Dear Thelma: She broke my heart and I can't move on

Dear Thelma: She broke my heart and I can't move on
PHOTO: The Star/Asia News Network

I'm a 20-year-old guy. I've been told that I tend to overthink stuff.

I have had a crush on a girl who's my age for the past six years. We were close a few years ago until we had an argument one day. Both of us blamed the other.

That was my first heartbreak. She started dating someone else - let's call him "Guy A". I was hurt, but couldn't stop thinking about her.

Two years ago, I found out they had broken up so I texted her and apologised for our argument. After that, we became close again - even closer than before the fight. I can't say we were normal friends, because you don't talk to your normal friend at 2am just to tell each other about your anger, sadness, joy, excitement and so on, something we did almost every night.

Recently, I confessed my feelings for her. She responded by saying that she felt the same way about me, but she was unsure about how I felt.

And so, when an older guy (let's call him "Guy B") approached her and wanted to get to know her seriously, they started going out. It has been a few months now.

Just before I confessed my feelings for her, guy B asked her permission to meet her parents. But she has yet to answer.

Then she revealed to me that she has had feelings for me even when she was dating Guy A.

I was devastated. I blocked her on social media. I couldn't sleep. After a while, I unblocked her because I thought it was childish. Little did I know, she had blocked me on Twitter and Instagram.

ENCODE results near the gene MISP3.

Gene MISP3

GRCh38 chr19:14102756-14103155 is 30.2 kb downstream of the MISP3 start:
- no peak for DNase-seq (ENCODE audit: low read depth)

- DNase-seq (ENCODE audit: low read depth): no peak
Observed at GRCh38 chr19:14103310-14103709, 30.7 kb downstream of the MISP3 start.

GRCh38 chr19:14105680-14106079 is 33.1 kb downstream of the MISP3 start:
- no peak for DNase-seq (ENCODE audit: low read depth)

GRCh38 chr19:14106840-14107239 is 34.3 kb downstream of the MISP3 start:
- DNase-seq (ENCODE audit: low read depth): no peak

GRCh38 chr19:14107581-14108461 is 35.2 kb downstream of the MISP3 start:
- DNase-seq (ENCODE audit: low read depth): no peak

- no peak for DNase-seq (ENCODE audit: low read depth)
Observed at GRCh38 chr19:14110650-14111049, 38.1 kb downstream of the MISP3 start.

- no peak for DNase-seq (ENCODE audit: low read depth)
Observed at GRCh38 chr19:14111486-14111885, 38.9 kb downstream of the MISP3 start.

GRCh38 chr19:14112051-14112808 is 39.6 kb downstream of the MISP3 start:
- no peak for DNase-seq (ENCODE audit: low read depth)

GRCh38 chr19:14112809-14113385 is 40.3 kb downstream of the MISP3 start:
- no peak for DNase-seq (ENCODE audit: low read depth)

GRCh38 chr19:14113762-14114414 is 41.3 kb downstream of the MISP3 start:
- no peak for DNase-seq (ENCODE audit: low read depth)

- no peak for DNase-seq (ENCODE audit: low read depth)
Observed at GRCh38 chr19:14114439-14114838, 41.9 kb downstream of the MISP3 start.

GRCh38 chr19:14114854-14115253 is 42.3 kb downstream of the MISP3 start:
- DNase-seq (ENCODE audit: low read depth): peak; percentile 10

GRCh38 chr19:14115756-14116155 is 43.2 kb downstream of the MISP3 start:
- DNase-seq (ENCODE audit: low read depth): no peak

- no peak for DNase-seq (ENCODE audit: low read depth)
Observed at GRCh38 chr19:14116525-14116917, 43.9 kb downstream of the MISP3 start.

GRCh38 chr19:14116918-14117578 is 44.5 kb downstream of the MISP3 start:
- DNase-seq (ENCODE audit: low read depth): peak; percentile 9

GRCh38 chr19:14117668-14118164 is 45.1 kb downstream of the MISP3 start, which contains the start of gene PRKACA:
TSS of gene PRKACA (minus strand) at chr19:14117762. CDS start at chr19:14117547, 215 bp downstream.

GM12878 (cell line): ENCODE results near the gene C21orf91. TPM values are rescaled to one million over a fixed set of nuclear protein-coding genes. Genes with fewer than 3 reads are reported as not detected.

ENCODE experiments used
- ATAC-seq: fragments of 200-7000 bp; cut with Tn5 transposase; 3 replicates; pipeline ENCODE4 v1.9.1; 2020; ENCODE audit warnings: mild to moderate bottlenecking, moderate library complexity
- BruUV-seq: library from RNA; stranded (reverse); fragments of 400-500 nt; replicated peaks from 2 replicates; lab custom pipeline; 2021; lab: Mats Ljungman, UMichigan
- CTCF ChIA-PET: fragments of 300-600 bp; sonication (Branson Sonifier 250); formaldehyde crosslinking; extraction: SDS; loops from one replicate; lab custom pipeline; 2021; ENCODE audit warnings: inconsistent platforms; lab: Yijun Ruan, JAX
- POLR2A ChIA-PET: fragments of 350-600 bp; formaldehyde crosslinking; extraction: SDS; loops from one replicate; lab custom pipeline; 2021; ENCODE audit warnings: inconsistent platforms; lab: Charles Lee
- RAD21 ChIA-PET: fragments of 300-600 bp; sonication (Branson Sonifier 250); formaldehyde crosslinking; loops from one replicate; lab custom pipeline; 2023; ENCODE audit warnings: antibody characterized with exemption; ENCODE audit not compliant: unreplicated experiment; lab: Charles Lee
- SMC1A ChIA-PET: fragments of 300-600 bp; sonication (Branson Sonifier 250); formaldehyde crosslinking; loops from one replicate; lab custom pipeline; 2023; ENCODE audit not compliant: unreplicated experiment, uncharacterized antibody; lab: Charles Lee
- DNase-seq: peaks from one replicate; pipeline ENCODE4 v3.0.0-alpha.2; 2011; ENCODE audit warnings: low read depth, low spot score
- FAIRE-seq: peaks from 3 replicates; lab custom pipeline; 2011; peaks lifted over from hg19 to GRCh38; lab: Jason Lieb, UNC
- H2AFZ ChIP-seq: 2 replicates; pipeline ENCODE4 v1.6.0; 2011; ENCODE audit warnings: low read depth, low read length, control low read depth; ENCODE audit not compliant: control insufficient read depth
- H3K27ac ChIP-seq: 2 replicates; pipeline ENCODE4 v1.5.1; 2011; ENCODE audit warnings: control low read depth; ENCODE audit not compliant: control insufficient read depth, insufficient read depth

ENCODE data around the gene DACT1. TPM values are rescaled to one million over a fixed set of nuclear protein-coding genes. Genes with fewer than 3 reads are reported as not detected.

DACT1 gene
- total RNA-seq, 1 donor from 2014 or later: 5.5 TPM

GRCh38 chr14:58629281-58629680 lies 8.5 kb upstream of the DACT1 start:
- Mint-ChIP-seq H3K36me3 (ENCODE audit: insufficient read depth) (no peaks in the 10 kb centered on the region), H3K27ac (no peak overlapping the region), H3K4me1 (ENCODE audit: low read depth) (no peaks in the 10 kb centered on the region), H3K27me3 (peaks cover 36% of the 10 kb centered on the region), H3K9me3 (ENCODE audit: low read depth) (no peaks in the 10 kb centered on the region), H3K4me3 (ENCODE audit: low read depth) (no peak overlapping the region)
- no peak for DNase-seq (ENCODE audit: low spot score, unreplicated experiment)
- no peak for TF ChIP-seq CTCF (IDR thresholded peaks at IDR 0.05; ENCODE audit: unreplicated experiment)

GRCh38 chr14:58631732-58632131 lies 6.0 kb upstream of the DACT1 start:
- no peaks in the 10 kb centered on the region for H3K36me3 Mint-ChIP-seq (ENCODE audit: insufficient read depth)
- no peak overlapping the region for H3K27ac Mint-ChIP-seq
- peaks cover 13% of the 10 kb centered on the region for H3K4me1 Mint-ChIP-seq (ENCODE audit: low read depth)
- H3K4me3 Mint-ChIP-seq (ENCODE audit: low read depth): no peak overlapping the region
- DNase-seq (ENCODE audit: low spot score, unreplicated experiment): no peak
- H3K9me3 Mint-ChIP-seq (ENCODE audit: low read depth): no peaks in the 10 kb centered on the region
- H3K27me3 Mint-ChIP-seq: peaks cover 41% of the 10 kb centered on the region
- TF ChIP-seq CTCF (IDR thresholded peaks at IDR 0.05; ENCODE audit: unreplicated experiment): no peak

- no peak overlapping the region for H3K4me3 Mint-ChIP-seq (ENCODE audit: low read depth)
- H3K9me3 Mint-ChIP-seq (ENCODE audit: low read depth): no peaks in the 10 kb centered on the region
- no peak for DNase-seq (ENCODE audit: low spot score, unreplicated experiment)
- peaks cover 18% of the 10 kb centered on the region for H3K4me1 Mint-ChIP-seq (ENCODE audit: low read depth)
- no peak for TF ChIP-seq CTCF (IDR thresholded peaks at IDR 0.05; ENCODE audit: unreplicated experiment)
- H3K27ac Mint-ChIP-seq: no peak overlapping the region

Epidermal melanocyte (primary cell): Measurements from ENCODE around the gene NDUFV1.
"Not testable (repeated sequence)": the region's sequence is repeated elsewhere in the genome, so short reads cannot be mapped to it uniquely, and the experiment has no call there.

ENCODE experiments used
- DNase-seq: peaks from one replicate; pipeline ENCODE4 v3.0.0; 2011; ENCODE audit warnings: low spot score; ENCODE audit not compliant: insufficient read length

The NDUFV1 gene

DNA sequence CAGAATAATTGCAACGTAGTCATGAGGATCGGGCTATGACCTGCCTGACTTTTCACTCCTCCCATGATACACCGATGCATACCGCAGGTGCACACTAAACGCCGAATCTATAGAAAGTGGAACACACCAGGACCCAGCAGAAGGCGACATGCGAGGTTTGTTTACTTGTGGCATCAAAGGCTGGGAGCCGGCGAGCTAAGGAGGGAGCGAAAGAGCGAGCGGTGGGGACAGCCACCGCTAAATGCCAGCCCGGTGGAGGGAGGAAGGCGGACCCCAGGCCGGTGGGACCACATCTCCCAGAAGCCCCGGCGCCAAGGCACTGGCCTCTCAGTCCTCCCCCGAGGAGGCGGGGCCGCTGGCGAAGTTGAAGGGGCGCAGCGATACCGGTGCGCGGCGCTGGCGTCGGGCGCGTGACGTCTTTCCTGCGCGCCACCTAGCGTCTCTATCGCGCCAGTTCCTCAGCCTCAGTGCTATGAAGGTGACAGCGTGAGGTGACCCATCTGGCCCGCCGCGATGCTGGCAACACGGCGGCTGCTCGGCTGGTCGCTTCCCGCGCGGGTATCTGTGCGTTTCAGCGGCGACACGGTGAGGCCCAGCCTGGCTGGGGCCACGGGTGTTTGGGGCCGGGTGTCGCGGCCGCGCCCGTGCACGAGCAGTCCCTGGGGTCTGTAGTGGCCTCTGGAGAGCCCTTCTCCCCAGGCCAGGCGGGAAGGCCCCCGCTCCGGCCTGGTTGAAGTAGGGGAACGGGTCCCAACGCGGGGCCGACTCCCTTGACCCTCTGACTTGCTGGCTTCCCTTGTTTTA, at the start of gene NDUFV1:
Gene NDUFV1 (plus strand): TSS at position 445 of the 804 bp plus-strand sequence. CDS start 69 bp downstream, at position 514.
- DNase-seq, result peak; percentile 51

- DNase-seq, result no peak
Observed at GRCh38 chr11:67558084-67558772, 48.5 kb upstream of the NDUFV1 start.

That was my second heartbreak. So I decided to move on. It hurt in an indescribable way. Part of me thought she had been playing me all this while. How could she date someone if she had feelings for me? Part of me thought she was naïve, that she was confused about her feelings. But I felt like I should give her a third chance.

All this while, I felt like she only wanted my attention. She told me so many stories of her life. So many that I wasn't able to tell her mine. She once said that I kept too many secrets from her, but the truth is I couldn't tell her because she didn't let me.

So I once told her what I felt and let it spill out. She apologised. But this has left a mark on me. I'd planned to meet her parents once I graduated and even had been saving my monthly allowance.

Now I'm confused. After twice being broken, I want to move on. But still, at times I feel like we didn't communicate enough. Maybe I was wrong for holding back and not telling her my feelings sooner, so she gave up on me.

A friend of mine told me not to punish myself for what happened. That gave me the strength to move on, but I still have my doubts. The fact that she said she still has the same feelings towards me has made me want to fight for her, even though it feels like a losing battle.

Secondly, I'm afraid that I won't be able to fall in love again. I'm afraid that I will one day marry someone for whom I have no feelings. That would be cruel. Or maybe I won't be able to love anyone like I love this girl. I understand time heals all wounds if I decide to move on, but I can't help thinking, "what if?". Why shouldn't I try to rectify what went wrong?

Moving on is really unimaginably hard. But if we still have mutual feelings for each other, why is moving on even an option? What should I do? - Guy Z

Dear Z

I'm sorry to hear about the confusion and hurt you're feeling. It is very unsettling, isn't it?

Rather than rush into telling you how to fix it, I'd like to suggest you tackle this from a different perspective.